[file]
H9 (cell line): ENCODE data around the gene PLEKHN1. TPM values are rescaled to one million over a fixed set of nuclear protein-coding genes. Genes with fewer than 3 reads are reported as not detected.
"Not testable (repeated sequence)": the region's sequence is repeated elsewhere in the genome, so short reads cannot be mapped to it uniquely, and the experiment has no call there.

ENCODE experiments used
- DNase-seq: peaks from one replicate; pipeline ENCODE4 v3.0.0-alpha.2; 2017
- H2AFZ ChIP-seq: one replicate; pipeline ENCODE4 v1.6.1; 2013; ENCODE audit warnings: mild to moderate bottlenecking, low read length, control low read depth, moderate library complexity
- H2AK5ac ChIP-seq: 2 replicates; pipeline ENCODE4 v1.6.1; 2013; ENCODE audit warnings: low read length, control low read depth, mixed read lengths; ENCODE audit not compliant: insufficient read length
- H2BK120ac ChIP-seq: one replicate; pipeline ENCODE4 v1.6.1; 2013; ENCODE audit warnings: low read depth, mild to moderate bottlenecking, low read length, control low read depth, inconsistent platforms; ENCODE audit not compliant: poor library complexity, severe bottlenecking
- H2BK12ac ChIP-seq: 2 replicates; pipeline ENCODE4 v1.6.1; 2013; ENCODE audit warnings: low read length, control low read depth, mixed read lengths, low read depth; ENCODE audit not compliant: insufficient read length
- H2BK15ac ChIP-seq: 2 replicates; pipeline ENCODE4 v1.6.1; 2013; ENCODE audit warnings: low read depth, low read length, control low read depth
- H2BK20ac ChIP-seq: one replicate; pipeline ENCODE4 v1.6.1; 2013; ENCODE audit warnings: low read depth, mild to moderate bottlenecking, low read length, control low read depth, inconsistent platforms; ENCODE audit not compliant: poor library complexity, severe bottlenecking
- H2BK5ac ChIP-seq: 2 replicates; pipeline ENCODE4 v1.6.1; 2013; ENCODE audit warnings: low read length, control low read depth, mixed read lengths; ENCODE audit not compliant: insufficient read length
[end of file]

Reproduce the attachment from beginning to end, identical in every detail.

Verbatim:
H9 (cell line): ENCODE data around the gene PLEKHN1. TPM values are rescaled to one million over a fixed set of nuclear protein-coding genes. Genes with fewer than 3 reads are reported as not detected.
"Not testable (repeated sequence)": the region's sequence is repeated elsewhere in the genome, so short reads cannot be mapped to it uniquely, and the experiment has no call there.

ENCODE experiments used
- DNase-seq: peaks from one replicate; pipeline ENCODE4 v3.0.0-alpha.2; 2017
- H2AFZ ChIP-seq: one replicate; pipeline ENCODE4 v1.6.1; 2013; ENCODE audit warnings: mild to moderate bottlenecking, low read length, control low read depth, moderate library complexity
- H2AK5ac ChIP-seq: 2 replicates; pipeline ENCODE4 v1.6.1; 2013; ENCODE audit warnings: low read length, control low read depth, mixed read lengths; ENCODE audit not compliant: insufficient read length
- H2BK120ac ChIP-seq: one replicate; pipeline ENCODE4 v1.6.1; 2013; ENCODE audit warnings: low read depth, mild to moderate bottlenecking, low read length, control low read depth, inconsistent platforms; ENCODE audit not compliant: poor library complexity, severe bottlenecking
- H2BK12ac ChIP-seq: 2 replicates; pipeline ENCODE4 v1.6.1; 2013; ENCODE audit warnings: low read length, control low read depth, mixed read lengths, low read depth; ENCODE audit not compliant: insufficient read length
- H2BK15ac ChIP-seq: 2 replicates; pipeline ENCODE4 v1.6.1; 2013; ENCODE audit warnings: low read depth, low read length, control low read depth
- H2BK20ac ChIP-seq: one replicate; pipeline ENCODE4 v1.6.1; 2013; ENCODE audit warnings: low read depth, mild to moderate bottlenecking, low read length, control low read depth, inconsistent platforms; ENCODE audit not compliant: poor library complexity, severe bottlenecking
- H2BK5ac ChIP-seq: 2 replicates; pipeline ENCODE4 v1.6.1; 2013; ENCODE audit warnings: low read length, control low read depth, mixed read lengths; ENCODE audit not compliant: insufficient read length